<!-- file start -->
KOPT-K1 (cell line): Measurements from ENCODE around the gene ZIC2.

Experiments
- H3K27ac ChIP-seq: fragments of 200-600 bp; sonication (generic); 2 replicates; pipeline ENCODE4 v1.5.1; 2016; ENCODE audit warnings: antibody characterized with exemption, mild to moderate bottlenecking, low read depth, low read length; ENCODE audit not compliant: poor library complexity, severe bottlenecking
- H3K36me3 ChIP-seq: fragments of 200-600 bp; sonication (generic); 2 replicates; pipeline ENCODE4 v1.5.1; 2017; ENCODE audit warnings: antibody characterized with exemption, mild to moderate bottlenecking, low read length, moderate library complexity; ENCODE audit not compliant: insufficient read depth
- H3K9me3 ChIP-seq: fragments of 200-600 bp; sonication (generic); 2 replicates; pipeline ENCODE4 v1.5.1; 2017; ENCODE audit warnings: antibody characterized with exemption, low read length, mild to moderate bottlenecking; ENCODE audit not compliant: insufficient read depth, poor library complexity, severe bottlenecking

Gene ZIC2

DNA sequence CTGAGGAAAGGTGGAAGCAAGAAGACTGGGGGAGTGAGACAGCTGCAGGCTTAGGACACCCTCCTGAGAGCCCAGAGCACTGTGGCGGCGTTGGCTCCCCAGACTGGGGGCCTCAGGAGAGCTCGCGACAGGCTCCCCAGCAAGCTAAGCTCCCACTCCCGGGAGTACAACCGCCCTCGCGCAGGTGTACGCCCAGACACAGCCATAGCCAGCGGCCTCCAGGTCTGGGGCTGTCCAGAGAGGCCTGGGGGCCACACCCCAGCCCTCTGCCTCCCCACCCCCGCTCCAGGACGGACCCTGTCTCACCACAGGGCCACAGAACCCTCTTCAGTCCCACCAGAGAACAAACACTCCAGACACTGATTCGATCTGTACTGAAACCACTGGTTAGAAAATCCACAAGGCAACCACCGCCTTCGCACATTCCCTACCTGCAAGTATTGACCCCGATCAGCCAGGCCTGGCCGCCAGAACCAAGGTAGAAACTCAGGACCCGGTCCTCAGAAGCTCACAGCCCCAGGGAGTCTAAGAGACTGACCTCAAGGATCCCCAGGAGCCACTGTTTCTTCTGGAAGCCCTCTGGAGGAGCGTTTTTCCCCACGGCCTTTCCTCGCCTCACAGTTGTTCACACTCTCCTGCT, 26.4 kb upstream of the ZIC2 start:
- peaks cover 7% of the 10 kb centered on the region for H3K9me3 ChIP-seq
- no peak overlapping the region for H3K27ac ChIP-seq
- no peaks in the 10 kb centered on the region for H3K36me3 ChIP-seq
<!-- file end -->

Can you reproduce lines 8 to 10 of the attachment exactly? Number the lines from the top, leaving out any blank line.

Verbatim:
- peaks cover 7% of the 10 kb centered on the region for H3K9me3 ChIP-seq
- no peak overlapping the region for H3K27ac ChIP-seq
- no peaks in the 10 kb centered on the region for H3K36me3 ChIP-seq